The Towels are there, too. There, on the left, is the towel which will be warmed up in the dryer while I'm busy holding our little Applelumpkin, so that when the time is right, My Darling can hold his youngest child for the first time. That towel, I promise you, is impossibly soft and will be delicious when it's warmed so nicely.

By comparison, here is the Squash as a baby, lying in the basket and playing with his little elephant rattle:

And the Cuppie, barely awake, snuggled into the basket:
The Bug in the Basket

So snuggly and cozy that I almost want one for myself.

Well then--a glimpse of the quilt.

I made six nine-patch flannel blocks, ran strips of creamy colored chenille between the blocks, and backed the quilt with the chenille. To finish the edges, I had pondered using a satin binding, but opted to just turn the chenille and tack it around the edges with a decorative zig-zag stitch. I love the way the chocolate brown and the aqua blue work together.

I also found the adorable polka dots in the same aqua and chocolate, and pieced them with the aqua pea pods....I love the print!

The finished product is pretty big--I have it spread across our bed, and it nearly covers the surface of the queen-size mattress. Definitely big enough to snuggle beneath! Oh--and check out the blanket underneath the mother-in-law must have had some divine inspiration while she was Christmas shopping. She gave me this king-size plush blanket as a gift for me and Applelumpkin. I could not believe it when I saw the color!! This plush blanket will go in the dryer after The Towel comes out, to be warmed up and then wrapped around me and the little Applelumpkin as we're tucked into bed together. I cannot wait!!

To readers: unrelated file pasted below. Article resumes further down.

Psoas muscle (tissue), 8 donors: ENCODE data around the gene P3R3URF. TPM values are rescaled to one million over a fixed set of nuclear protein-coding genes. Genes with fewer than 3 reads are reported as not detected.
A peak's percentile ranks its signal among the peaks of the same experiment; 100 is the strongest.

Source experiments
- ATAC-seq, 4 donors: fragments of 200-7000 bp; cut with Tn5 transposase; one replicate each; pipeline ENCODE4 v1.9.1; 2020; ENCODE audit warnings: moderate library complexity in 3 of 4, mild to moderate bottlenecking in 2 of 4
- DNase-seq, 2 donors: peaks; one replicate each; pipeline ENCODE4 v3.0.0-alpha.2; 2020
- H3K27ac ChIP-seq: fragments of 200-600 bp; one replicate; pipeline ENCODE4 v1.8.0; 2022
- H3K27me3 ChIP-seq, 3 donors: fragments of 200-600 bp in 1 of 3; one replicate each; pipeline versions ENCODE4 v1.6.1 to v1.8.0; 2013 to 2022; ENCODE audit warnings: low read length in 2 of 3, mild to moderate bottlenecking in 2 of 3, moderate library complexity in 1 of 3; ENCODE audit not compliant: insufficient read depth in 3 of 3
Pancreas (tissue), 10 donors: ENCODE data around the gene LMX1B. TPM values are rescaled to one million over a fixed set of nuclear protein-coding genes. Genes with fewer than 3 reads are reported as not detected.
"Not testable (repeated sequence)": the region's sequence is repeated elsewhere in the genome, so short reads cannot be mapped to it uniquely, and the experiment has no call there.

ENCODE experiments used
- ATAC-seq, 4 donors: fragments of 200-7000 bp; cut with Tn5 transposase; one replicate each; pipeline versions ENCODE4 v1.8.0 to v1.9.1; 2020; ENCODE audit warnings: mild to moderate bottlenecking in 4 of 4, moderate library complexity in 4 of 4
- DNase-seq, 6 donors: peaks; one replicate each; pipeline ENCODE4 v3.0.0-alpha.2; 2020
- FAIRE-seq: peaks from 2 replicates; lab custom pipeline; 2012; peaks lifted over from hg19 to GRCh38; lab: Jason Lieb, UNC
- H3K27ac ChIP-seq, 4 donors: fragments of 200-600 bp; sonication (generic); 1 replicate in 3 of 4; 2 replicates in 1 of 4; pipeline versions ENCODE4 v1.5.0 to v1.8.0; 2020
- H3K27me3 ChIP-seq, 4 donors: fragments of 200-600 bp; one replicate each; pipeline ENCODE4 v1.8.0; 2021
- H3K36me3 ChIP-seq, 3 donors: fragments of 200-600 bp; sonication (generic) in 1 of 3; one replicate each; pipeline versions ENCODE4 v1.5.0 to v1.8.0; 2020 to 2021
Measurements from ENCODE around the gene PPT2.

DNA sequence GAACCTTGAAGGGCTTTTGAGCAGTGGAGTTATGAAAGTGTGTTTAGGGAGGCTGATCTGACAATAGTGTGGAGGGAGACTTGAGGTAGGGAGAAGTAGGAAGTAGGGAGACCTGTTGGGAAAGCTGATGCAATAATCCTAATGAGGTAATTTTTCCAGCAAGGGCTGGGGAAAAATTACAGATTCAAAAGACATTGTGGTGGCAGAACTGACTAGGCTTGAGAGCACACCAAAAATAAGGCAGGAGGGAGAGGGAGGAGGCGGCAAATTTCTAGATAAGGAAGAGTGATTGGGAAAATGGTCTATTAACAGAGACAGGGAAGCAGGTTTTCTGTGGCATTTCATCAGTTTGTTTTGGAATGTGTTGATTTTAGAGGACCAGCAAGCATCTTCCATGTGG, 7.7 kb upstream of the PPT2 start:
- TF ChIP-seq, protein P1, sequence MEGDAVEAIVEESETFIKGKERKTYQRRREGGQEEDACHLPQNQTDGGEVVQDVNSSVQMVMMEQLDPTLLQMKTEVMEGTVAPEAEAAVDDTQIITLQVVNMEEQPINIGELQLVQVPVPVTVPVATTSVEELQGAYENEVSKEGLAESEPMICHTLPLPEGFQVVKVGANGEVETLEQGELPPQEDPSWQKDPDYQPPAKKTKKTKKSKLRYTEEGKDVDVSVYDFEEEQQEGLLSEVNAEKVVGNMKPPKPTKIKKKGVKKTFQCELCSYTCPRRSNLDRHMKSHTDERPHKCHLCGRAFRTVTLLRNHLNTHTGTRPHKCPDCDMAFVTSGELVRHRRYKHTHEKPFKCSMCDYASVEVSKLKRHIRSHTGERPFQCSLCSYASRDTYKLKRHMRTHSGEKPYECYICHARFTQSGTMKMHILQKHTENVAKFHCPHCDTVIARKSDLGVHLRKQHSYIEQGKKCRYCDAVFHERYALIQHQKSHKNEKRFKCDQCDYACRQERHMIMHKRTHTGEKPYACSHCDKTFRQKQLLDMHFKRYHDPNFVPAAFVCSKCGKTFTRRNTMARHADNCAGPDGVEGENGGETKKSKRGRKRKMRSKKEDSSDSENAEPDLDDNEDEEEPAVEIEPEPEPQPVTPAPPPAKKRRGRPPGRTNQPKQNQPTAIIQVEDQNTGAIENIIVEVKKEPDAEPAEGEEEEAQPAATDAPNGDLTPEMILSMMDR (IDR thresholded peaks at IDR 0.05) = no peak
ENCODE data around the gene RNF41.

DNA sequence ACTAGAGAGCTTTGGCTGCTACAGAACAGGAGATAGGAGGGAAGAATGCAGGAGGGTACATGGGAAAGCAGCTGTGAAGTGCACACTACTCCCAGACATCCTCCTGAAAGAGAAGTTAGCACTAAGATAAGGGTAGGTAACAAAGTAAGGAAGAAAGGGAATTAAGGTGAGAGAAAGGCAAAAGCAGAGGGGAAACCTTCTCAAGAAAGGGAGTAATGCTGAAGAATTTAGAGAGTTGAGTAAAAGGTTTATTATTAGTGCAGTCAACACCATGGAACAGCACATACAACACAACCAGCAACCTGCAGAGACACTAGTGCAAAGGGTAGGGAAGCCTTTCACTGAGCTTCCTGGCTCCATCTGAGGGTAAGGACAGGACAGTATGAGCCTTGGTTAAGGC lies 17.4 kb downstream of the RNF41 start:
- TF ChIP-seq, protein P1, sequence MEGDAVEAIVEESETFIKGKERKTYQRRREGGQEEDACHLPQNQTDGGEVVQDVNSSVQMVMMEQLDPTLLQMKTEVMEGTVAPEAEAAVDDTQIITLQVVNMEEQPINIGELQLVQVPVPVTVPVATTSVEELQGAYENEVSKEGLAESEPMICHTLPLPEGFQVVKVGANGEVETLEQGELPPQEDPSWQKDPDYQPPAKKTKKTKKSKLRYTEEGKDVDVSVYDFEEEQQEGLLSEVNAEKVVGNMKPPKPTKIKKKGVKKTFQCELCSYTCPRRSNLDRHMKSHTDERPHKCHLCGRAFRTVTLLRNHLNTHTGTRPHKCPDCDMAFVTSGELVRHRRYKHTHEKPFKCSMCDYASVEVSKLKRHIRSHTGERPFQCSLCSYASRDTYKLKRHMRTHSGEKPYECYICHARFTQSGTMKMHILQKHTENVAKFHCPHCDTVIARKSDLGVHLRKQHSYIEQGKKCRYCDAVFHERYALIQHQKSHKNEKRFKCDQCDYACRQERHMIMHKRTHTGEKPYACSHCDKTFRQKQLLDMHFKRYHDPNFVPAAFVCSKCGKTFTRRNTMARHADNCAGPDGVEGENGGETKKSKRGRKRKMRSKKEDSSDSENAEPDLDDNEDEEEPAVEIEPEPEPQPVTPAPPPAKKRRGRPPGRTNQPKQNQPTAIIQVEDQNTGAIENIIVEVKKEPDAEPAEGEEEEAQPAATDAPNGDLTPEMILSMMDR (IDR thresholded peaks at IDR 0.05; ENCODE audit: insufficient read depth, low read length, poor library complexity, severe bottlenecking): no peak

I am definitely not a professional quilter, but my babies don't seem to mind. I am very pleased with the way this quilt turned out, and am very eager to snuggle my newest little one in it.

Wednesday, January 12, 2011

Wishin' and prayin' and hopin'....

Really, I would love to be asleep, but that's just not been the way of it lately. I catch bits and snatches of sleep here and there as I can, but mostly I'm resigned to the pattern of being tired, dozing here and there, and knowing that in just a few short weeks I'll be tiredly awake and staring at a beautiful, pudgy, sweet little face. That'll do, for now.

Since the Squash loved hearing, many months ago, that the baby was about the size of an apple, he started calling it Little Apple. Several months later, we told him the baby was the size of a pumpkin, but he said that name was already taken (because that's what we called Cuppie for so long!). Now, he's settled on a mishmash of the two words: Applelumpkin! I *lurve* it.